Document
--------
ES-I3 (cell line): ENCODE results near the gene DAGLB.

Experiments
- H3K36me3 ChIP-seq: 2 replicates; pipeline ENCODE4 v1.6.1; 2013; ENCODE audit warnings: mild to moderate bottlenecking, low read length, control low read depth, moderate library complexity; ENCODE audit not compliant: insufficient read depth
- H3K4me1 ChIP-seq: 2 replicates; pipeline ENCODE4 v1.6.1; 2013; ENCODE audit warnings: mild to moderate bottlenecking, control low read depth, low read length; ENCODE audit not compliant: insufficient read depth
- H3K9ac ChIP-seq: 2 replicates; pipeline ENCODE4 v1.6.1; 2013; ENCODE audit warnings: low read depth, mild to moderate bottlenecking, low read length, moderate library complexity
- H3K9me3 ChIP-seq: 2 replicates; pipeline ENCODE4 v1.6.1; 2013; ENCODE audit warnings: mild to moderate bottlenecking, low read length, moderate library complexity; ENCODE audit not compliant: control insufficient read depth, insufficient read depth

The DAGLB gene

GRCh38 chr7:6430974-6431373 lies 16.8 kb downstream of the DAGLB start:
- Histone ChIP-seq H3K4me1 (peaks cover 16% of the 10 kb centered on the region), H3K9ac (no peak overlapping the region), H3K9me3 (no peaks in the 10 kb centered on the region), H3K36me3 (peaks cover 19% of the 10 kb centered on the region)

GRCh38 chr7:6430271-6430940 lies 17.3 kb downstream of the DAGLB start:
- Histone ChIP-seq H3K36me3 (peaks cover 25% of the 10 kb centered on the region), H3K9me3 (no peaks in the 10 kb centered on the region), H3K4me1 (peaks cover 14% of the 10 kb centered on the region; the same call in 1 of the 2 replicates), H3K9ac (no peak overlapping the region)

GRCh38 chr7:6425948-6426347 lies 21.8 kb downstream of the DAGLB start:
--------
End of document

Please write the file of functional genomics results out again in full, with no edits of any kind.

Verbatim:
ES-I3 (cell line): ENCODE results near the gene DAGLB.

Experiments
- H3K36me3 ChIP-seq: 2 replicates; pipeline ENCODE4 v1.6.1; 2013; ENCODE audit warnings: mild to moderate bottlenecking, low read length, control low read depth, moderate library complexity; ENCODE audit not compliant: insufficient read depth
- H3K4me1 ChIP-seq: 2 replicates; pipeline ENCODE4 v1.6.1; 2013; ENCODE audit warnings: mild to moderate bottlenecking, control low read depth, low read length; ENCODE audit not compliant: insufficient read depth
- H3K9ac ChIP-seq: 2 replicates; pipeline ENCODE4 v1.6.1; 2013; ENCODE audit warnings: low read depth, mild to moderate bottlenecking, low read length, moderate library complexity
- H3K9me3 ChIP-seq: 2 replicates; pipeline ENCODE4 v1.6.1; 2013; ENCODE audit warnings: mild to moderate bottlenecking, low read length, moderate library complexity; ENCODE audit not compliant: control insufficient read depth, insufficient read depth

The DAGLB gene

GRCh38 chr7:6430974-6431373 lies 16.8 kb downstream of the DAGLB start:
- Histone ChIP-seq H3K4me1 (peaks cover 16% of the 10 kb centered on the region), H3K9ac (no peak overlapping the region), H3K9me3 (no peaks in the 10 kb centered on the region), H3K36me3 (peaks cover 19% of the 10 kb centered on the region)

GRCh38 chr7:6430271-6430940 lies 17.3 kb downstream of the DAGLB start:
- Histone ChIP-seq H3K36me3 (peaks cover 25% of the 10 kb centered on the region), H3K9me3 (no peaks in the 10 kb centered on the region), H3K4me1 (peaks cover 14% of the 10 kb centered on the region; the same call in 1 of the 2 replicates), H3K9ac (no peak overlapping the region)

GRCh38 chr7:6425948-6426347 lies 21.8 kb downstream of the DAGLB start: